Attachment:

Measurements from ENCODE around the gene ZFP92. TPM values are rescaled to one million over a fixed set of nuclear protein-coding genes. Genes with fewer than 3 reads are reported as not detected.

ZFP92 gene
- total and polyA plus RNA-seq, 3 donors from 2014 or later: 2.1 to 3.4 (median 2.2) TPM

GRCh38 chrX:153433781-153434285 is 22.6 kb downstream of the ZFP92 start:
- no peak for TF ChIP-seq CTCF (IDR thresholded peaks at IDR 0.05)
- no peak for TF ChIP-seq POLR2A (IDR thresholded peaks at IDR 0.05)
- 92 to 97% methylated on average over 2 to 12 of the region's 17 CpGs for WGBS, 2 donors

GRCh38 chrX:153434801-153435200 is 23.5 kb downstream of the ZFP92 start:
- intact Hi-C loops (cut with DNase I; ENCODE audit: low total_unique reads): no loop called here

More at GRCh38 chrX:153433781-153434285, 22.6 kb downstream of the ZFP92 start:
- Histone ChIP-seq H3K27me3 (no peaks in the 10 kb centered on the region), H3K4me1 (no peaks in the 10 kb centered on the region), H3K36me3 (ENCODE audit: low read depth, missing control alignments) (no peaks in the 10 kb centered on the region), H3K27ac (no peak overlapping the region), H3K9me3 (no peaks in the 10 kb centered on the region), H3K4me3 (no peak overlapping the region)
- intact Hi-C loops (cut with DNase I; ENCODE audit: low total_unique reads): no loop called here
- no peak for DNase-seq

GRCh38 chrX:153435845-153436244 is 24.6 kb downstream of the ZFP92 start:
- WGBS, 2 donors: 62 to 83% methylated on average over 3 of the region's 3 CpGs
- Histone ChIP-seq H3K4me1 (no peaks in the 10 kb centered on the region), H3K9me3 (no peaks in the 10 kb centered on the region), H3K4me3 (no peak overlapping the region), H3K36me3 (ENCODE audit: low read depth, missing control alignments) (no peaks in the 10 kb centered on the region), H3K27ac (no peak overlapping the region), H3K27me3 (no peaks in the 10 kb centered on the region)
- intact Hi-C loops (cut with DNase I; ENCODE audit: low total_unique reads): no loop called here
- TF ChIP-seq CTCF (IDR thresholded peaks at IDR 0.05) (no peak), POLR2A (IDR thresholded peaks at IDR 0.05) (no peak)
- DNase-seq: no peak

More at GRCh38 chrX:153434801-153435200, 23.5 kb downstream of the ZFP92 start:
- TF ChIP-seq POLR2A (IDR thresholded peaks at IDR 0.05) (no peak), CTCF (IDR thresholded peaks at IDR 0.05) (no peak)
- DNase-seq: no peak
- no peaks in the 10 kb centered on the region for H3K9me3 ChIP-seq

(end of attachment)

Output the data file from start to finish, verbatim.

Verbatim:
Measurements from ENCODE around the gene ZFP92. TPM values are rescaled to one million over a fixed set of nuclear protein-coding genes. Genes with fewer than 3 reads are reported as not detected.

ZFP92 gene
- total and polyA plus RNA-seq, 3 donors from 2014 or later: 2.1 to 3.4 (median 2.2) TPM

GRCh38 chrX:153433781-153434285 is 22.6 kb downstream of the ZFP92 start:
- no peak for TF ChIP-seq CTCF (IDR thresholded peaks at IDR 0.05)
- no peak for TF ChIP-seq POLR2A (IDR thresholded peaks at IDR 0.05)
- 92 to 97% methylated on average over 2 to 12 of the region's 17 CpGs for WGBS, 2 donors

GRCh38 chrX:153434801-153435200 is 23.5 kb downstream of the ZFP92 start:
- intact Hi-C loops (cut with DNase I; ENCODE audit: low total_unique reads): no loop called here

More at GRCh38 chrX:153433781-153434285, 22.6 kb downstream of the ZFP92 start:
- Histone ChIP-seq H3K27me3 (no peaks in the 10 kb centered on the region), H3K4me1 (no peaks in the 10 kb centered on the region), H3K36me3 (ENCODE audit: low read depth, missing control alignments) (no peaks in the 10 kb centered on the region), H3K27ac (no peak overlapping the region), H3K9me3 (no peaks in the 10 kb centered on the region), H3K4me3 (no peak overlapping the region)
- intact Hi-C loops (cut with DNase I; ENCODE audit: low total_unique reads): no loop called here
- no peak for DNase-seq

GRCh38 chrX:153435845-153436244 is 24.6 kb downstream of the ZFP92 start:
- WGBS, 2 donors: 62 to 83% methylated on average over 3 of the region's 3 CpGs
- Histone ChIP-seq H3K4me1 (no peaks in the 10 kb centered on the region), H3K9me3 (no peaks in the 10 kb centered on the region), H3K4me3 (no peak overlapping the region), H3K36me3 (ENCODE audit: low read depth, missing control alignments) (no peaks in the 10 kb centered on the region), H3K27ac (no peak overlapping the region), H3K27me3 (no peaks in the 10 kb centered on the region)
- intact Hi-C loops (cut with DNase I; ENCODE audit: low total_unique reads): no loop called here
- TF ChIP-seq CTCF (IDR thresholded peaks at IDR 0.05) (no peak), POLR2A (IDR thresholded peaks at IDR 0.05) (no peak)
- DNase-seq: no peak

More at GRCh38 chrX:153434801-153435200, 23.5 kb downstream of the ZFP92 start:
- TF ChIP-seq POLR2A (IDR thresholded peaks at IDR 0.05) (no peak), CTCF (IDR thresholded peaks at IDR 0.05) (no peak)
- DNase-seq: no peak
- no peaks in the 10 kb centered on the region for H3K9me3 ChIP-seq